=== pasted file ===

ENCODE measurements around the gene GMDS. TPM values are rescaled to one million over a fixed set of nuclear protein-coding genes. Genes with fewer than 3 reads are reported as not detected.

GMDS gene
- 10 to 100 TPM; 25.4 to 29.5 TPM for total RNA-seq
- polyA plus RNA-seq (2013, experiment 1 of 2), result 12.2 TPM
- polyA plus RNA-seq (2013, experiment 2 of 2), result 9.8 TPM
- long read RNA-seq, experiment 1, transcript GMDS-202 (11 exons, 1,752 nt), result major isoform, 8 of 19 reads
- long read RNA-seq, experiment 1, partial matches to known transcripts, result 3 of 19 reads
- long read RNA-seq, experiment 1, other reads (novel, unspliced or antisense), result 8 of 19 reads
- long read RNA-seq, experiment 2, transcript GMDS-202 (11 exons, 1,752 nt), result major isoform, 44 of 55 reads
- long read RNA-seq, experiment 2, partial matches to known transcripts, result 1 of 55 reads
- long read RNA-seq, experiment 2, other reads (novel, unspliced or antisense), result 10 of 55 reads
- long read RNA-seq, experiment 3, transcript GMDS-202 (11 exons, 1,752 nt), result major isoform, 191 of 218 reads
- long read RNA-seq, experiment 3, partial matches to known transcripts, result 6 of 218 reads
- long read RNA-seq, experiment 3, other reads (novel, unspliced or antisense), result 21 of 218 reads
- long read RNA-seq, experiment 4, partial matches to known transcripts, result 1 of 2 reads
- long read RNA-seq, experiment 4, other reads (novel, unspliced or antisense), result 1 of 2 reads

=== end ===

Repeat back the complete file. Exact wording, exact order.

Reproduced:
ENCODE measurements around the gene GMDS. TPM values are rescaled to one million over a fixed set of nuclear protein-coding genes. Genes with fewer than 3 reads are reported as not detected.

GMDS gene
- 10 to 100 TPM; 25.4 to 29.5 TPM for total RNA-seq
- polyA plus RNA-seq (2013, experiment 1 of 2), result 12.2 TPM
- polyA plus RNA-seq (2013, experiment 2 of 2), result 9.8 TPM
- long read RNA-seq, experiment 1, transcript GMDS-202 (11 exons, 1,752 nt), result major isoform, 8 of 19 reads
- long read RNA-seq, experiment 1, partial matches to known transcripts, result 3 of 19 reads
- long read RNA-seq, experiment 1, other reads (novel, unspliced or antisense), result 8 of 19 reads
- long read RNA-seq, experiment 2, transcript GMDS-202 (11 exons, 1,752 nt), result major isoform, 44 of 55 reads
- long read RNA-seq, experiment 2, partial matches to known transcripts, result 1 of 55 reads
- long read RNA-seq, experiment 2, other reads (novel, unspliced or antisense), result 10 of 55 reads
- long read RNA-seq, experiment 3, transcript GMDS-202 (11 exons, 1,752 nt), result major isoform, 191 of 218 reads
- long read RNA-seq, experiment 3, partial matches to known transcripts, result 6 of 218 reads
- long read RNA-seq, experiment 3, other reads (novel, unspliced or antisense), result 21 of 218 reads
- long read RNA-seq, experiment 4, partial matches to known transcripts, result 1 of 2 reads
- long read RNA-seq, experiment 4, other reads (novel, unspliced or antisense), result 1 of 2 reads